The single word following the siglum is omitted by the witnesses cited.


⸋ ⸌


The words or sentences between the two sigla are omitted by the witnesses cited.



The word following the siglum is replaced with one or more words by the witnesses cited.


⸂ ⸃


The words between the two sigla are replaced with other words by the witnesses cited. The replacement can include some of the same words.



At this position, one or more words have been inserted by the witnesses cited.


⸉ ⸊


The words between the two sigla are transposed (same words, but in a different order) by the witnesses cited.


txt (“text”)


The witnesses cited after this word contain the reading printed above in the text.




If the reading in a manuscript has been corrected by a later scribe, an asterisk next to the ID of the manuscript indicates the reading of the first hand (the original scribe).




Written superscript next to a witness, “c” indicates that this is the reading of a correction made by the original scribe or, more likely, by a later scribe.


vid (“as it appears”)


Written superscript next to a witness, this abbreviation for “ut videtur” indicates that the reading in the manuscript is not clearly legible, so it cannot be cited with complete confidence.


The apparatus of the NA presents the variant readings first, each with its supporting evidence (i.e., which manuscripts contain each variant).117 Some variation units have only one alternative reading, but for others there will be multiple variants, separated by a broken vertical line.118 Next, the NA lists the variant that the editorial committee has decided to print in the text, along with its supporting manuscript evidence. Occasionally, only the evidence for an alternative reading is provided.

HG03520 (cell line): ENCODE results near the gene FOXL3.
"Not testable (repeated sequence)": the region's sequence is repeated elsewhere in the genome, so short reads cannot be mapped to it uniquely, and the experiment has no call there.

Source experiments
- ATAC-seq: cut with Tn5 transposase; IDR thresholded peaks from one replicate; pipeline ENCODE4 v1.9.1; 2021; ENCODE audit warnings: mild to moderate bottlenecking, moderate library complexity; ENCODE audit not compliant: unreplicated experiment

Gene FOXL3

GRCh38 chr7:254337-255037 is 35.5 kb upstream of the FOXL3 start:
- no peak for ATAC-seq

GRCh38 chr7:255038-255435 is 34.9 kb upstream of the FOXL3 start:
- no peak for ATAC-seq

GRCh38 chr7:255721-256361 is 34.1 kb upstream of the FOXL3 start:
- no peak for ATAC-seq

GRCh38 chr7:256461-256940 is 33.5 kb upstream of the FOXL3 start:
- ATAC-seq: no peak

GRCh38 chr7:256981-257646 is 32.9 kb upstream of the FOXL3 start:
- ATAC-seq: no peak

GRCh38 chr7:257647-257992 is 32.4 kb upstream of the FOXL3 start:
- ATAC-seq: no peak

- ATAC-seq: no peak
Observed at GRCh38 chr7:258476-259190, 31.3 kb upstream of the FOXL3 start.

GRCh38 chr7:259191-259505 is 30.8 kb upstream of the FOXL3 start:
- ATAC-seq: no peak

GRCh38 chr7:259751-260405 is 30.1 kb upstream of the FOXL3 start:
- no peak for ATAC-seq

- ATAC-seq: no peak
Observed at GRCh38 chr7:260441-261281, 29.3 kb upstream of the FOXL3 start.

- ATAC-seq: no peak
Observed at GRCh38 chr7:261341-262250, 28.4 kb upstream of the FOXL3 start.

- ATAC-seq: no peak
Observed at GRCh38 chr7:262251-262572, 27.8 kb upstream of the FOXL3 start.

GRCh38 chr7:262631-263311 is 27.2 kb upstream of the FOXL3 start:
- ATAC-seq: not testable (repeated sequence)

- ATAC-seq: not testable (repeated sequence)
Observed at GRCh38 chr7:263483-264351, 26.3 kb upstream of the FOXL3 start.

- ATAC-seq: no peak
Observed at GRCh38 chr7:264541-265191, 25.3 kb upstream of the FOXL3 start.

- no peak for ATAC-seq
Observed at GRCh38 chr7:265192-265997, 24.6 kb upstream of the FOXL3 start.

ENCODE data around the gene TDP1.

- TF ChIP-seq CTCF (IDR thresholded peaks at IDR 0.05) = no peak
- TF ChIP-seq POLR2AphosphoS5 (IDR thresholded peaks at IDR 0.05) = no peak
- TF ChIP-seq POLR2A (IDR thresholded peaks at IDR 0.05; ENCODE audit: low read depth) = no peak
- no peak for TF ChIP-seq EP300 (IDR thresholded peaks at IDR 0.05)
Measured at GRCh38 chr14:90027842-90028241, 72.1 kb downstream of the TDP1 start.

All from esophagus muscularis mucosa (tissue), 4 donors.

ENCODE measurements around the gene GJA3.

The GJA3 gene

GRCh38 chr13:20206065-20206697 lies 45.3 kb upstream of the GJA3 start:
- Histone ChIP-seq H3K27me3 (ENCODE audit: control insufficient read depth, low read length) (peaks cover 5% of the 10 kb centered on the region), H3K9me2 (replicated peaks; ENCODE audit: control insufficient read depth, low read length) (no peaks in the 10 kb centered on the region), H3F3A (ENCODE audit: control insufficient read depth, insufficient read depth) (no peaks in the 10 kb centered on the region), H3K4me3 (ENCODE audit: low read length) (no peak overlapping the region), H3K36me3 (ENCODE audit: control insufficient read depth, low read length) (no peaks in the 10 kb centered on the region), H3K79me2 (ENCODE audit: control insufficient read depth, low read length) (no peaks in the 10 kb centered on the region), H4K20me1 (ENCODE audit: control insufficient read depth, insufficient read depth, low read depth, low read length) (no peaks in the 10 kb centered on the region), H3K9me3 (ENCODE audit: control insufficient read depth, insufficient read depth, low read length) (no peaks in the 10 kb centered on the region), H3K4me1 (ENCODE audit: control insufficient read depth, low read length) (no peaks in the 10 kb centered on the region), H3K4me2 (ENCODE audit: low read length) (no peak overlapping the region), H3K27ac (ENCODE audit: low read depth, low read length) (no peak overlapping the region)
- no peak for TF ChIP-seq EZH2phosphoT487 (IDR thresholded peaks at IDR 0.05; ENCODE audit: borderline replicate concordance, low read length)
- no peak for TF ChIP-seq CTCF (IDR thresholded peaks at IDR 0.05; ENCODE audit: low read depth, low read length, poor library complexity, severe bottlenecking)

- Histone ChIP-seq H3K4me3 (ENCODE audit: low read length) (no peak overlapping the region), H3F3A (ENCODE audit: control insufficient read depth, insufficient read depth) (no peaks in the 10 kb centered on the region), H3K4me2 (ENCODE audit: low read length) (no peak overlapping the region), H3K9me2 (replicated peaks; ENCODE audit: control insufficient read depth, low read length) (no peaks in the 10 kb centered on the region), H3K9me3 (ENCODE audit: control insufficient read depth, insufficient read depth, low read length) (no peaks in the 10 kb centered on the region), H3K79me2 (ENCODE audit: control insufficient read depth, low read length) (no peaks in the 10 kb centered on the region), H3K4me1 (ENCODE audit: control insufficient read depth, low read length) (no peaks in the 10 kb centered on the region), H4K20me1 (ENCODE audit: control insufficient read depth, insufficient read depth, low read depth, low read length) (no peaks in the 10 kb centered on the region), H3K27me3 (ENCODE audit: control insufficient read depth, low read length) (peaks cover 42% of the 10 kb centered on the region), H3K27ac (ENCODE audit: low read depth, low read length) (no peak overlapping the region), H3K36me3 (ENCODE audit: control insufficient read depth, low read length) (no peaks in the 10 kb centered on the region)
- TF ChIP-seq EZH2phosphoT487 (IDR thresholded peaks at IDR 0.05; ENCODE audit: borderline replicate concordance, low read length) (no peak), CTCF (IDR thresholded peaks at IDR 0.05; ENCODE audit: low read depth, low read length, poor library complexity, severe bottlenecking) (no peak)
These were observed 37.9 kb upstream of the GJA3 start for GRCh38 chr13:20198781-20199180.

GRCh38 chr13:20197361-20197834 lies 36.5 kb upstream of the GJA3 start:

4.3.1.b Metzger’s Textual Commentary

As mentioned earlier, an invaluable tool for understanding the process that the editorial committee of the UBS Greek New Testament went through is Bruce Metzger’s A Textual Commentary on the Greek New Testament. The second edition, designed as a companion to the UBS4, provides a complete explanation of each textual decision made by the editorial committee. Entries where the evidence clearly favors a particular variant are brief, whereas several paragraphs may be devoted to more difficult variants. In some places the committee did not reach complete agreement, and the reasoning of both sides is provided. The commentary is not exhaustive, but it is a valuable tool for translators and exegetes.

A related resource is A Textual Guide to the Greek New Testament, an adaptation of Metzger’s Textual Commentary written by Roger L. Omanson. This resource is designed as a further assistance for translators who do not have formal training in textual criticism and presents the information in a less technical manner. The guide also includes an introduction to nt textual criticism.[2]


Prerequisite reading: see Apparatuses Guide above